Herbert was a troop commander in Sir Henry Jones's Regiment of Light Horse, aka
the English Regiment of Volunteer Light Horse - a 505 strong regiment - the colonelcy of which transferred to the Duke of Monmouth in 1673 on Jones' death at Monmouth's side in the action around the half-moon at Maastricht.

Sean O'Brogain historical illustrator

A new blog from Irish illustrator Seany - interesting - shows how an Osprey is developed.

Lieutenant-Colonel Randolph Egerton c1672

Lieutenant and Lieutenant-Colonel Randolph Egerton MP (d 1681), the King's Troop of Horse Guards, 1672 (c).

Oil on canvas by Jan Wyck (1645 (c)-1700), 1672 (c).
In one of the earliest colour representations of a regimental uniform of King Charles II's Standing Army, Colonel Egerton wears the uniform of an officer of the King's Troop of Horse Guards (later the Life Guards).
Egerton fought on the Royalist side in the Civil Wars of Britain (1639-1651), commanding his own regiment of horse. A captain at the Battle of Edgehill in 1642, he rapidly gained promotion and by 1645 he was a major-general. The following year he surrendered Ludlow Garrison to a Parliamentary force and was later implicated in various royalist conspiracies for which he was sent briefly to the Tower of London.
After the Restoration of the monarchy in 1660, Egerton became lieutenant and lieutenant-colonel in the 1st King's Troop of Horse Guards. In 1666, he raised one of eight troops of 'Select Militia' under the Duke of Richmond. From 1661 to 1679, he was also the Member of Parliament for Staffordshire.
The action in the background of this painting is thought to represent a battle from the 3rd Dutch War (1672-1674). Though no evidence survives to confirm that Egerton took part in this campaign, it is probable that he joined the force of 50 men selected from each of the three troops of the Horse Guards who went with many gentlemen volunteers on active service in the Low Countries. Egerton continued to serve with the regiment until his death on 20 October 1681. He is buried in Westminster Abbey.

Monday 6 July 2015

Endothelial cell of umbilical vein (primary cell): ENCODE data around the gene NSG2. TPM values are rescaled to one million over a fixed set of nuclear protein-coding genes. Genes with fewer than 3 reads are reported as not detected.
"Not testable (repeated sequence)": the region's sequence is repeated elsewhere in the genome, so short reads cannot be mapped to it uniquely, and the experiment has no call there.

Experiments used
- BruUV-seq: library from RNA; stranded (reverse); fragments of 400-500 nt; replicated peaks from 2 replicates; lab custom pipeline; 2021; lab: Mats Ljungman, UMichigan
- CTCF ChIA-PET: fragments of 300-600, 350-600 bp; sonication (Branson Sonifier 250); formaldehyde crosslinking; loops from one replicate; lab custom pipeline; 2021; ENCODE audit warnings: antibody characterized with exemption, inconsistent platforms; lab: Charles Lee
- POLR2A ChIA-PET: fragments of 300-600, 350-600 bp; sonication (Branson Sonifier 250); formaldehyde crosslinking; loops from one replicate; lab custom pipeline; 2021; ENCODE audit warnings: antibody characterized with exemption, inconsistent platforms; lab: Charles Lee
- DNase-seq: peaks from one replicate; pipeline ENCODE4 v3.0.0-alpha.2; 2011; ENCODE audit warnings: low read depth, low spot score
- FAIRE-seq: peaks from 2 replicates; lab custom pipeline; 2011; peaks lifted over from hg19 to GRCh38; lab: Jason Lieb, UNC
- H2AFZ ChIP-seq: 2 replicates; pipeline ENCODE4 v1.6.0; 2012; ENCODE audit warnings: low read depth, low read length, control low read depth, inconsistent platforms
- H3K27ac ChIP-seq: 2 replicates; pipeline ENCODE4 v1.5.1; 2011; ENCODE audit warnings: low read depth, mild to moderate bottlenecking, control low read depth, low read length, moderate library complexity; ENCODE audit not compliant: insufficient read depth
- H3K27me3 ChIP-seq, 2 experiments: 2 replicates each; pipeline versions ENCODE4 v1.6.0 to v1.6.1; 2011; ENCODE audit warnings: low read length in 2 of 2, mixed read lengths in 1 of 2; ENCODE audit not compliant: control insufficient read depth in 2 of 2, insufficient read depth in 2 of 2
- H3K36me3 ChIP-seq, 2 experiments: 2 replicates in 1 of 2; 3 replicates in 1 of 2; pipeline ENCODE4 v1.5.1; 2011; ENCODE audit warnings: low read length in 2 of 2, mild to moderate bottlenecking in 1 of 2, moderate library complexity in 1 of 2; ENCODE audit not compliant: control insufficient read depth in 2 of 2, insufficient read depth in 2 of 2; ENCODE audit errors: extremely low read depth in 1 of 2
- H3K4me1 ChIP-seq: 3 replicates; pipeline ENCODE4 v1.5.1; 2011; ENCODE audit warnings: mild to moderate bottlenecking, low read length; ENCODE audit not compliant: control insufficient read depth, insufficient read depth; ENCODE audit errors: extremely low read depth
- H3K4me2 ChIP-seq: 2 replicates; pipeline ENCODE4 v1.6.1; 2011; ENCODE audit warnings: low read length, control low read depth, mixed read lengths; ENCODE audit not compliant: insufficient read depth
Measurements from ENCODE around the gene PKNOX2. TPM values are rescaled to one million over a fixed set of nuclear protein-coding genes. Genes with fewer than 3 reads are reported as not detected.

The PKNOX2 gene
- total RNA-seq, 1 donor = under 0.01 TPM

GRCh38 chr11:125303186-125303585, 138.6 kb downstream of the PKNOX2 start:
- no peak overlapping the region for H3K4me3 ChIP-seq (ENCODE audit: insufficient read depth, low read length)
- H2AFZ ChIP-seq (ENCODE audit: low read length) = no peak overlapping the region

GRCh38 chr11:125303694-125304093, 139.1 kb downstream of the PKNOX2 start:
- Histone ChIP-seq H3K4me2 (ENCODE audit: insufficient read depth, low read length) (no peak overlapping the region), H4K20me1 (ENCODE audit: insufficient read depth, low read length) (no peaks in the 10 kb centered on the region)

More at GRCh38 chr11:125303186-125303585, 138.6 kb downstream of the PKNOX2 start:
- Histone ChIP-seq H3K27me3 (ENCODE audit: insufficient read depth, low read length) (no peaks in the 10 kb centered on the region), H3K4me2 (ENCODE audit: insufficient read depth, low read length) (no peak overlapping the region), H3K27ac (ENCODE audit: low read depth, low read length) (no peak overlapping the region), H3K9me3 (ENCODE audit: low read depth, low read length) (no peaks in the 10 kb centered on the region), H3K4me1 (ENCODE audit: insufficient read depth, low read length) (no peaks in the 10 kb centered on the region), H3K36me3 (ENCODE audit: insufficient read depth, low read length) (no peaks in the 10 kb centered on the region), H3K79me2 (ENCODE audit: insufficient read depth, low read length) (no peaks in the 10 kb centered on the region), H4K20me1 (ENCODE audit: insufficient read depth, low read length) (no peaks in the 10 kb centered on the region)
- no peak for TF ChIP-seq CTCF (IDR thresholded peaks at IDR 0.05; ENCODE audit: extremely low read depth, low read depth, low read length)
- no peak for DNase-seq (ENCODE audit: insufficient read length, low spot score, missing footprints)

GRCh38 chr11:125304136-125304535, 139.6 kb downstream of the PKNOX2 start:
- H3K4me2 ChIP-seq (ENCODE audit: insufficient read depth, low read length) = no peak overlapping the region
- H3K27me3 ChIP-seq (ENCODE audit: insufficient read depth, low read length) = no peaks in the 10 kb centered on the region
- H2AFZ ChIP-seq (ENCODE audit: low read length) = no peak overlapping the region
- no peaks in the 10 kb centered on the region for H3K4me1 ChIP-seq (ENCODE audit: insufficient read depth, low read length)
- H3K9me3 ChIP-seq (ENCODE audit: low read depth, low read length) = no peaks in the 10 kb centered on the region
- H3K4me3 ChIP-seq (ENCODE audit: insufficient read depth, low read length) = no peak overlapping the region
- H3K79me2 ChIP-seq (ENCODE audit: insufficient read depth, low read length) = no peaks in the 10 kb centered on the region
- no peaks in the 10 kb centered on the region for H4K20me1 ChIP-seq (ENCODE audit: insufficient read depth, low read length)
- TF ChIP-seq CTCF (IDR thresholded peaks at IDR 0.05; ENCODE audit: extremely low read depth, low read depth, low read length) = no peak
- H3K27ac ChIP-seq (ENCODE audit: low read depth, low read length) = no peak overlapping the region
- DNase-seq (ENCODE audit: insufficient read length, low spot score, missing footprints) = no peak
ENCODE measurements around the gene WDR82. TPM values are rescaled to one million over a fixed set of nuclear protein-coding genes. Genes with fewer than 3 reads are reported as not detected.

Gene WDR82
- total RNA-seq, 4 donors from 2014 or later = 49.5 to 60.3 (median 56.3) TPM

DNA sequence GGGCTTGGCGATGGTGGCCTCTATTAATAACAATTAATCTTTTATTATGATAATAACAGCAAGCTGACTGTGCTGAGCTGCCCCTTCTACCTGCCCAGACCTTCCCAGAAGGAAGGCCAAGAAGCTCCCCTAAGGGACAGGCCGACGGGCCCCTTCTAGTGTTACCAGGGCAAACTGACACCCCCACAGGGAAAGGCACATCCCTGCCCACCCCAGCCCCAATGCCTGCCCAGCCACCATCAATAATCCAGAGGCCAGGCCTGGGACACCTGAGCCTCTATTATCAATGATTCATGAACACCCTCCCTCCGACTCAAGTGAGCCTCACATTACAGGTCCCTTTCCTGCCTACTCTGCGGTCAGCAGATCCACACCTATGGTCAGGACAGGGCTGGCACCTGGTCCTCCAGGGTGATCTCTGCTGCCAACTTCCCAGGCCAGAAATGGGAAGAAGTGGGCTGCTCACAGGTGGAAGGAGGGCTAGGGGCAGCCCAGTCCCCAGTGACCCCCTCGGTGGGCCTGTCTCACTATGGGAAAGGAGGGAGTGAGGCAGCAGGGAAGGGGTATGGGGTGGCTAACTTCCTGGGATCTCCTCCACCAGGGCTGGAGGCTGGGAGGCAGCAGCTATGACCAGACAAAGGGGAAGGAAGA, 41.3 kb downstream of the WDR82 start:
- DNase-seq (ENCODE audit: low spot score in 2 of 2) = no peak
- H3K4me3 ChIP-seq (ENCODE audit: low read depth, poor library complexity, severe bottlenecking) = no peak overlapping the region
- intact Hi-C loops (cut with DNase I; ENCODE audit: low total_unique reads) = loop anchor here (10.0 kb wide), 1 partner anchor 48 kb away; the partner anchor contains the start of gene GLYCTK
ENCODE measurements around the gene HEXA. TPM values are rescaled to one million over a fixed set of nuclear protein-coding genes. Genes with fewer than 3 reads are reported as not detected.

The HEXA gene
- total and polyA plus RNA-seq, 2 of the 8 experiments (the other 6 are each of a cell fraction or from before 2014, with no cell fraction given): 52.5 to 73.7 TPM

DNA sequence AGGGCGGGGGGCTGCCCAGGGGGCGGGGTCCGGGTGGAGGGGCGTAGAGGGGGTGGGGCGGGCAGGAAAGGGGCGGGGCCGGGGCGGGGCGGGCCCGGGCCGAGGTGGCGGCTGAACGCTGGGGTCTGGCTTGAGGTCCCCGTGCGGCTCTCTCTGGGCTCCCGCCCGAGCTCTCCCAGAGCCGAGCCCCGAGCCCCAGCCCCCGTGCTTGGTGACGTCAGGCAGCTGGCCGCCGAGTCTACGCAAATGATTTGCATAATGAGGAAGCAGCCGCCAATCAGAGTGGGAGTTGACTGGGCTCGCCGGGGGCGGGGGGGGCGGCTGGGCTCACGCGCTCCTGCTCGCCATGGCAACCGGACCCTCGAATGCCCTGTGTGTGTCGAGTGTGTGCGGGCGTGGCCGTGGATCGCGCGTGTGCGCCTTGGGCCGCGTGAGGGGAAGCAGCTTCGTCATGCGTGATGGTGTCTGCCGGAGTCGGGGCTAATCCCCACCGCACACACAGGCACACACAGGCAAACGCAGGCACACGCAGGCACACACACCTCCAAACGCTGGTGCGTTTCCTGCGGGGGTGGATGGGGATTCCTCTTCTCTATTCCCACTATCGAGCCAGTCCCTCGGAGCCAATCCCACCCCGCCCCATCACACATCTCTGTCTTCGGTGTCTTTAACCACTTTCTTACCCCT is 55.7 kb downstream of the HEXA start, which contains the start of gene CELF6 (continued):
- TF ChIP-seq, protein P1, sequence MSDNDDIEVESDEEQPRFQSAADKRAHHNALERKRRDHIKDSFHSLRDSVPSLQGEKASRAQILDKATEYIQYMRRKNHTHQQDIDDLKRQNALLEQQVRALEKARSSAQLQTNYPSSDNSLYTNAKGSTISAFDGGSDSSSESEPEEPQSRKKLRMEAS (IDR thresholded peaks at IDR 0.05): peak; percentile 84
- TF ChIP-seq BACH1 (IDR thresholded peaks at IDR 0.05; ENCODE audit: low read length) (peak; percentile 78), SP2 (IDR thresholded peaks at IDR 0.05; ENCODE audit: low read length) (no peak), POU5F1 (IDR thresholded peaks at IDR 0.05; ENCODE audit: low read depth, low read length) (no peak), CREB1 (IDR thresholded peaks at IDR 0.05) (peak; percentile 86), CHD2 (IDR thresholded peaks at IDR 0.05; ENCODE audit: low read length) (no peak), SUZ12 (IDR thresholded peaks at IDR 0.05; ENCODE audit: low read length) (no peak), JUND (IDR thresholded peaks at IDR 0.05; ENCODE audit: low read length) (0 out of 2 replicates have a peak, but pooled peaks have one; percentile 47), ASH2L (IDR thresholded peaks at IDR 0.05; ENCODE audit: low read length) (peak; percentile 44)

Royal Dragoons 1685 by The Troop

Alan Larsen posted these photos on my Monmouth Rebellion Facebook Group and I had to share with you it being Sedgemoor day and all. He was keen to stress that it is a work in progress but I think you will agree that it is pretty darned good already.

The regiment was first raised as a single troop of veterans of the Parliamentary Army in 1661, shortly thereafter expanded to four troops as the Tangier Horse, taking the name from their service in Tangier.
Three of the four troops of the Tangier's regiment were originally troops in the English Regiment of Light Horse in France attached to the French army of Louis XIV and under the command of Sir Henry Jones. They were constituted in 1672 and after Jones was killed during the siege of Maastricht in 1675, while serving with the Duke of Monmouth, command passed to the Duke. The regiment was recalled to England in 1678 (it was disbanded in France and reformed in England with most of the same officers) with the expectation of fighting in a war against France. In early 1679 it was disbanded and then reformed in June of that year as Gerard's Regiment of Horse (it colonel being Charles Gerard), with most of the same officers and men, to police the Covenanters in Scotland. The regiment was disbanded in late 1679 and three of its captains, John Coy, Thomas Langston and Charles Nedby along with their troopers went out to Tangier in 1680 as reinforcements. When they returned in 1684, they joined the what became a new permanent regiment of the Royal Dragoons.[3]
They were ranked as the 1st Dragoons, the oldest cavalry regiment of the line, in 1674; on their return to England in 1683 the three troops were joined with three newly raised troops and titled The King's Own Royal Regiment of Dragoons, named for Charles II. In 1690 they were renamed as simply The Royal Regiment of Dragoons

Wednesday 1 July 2015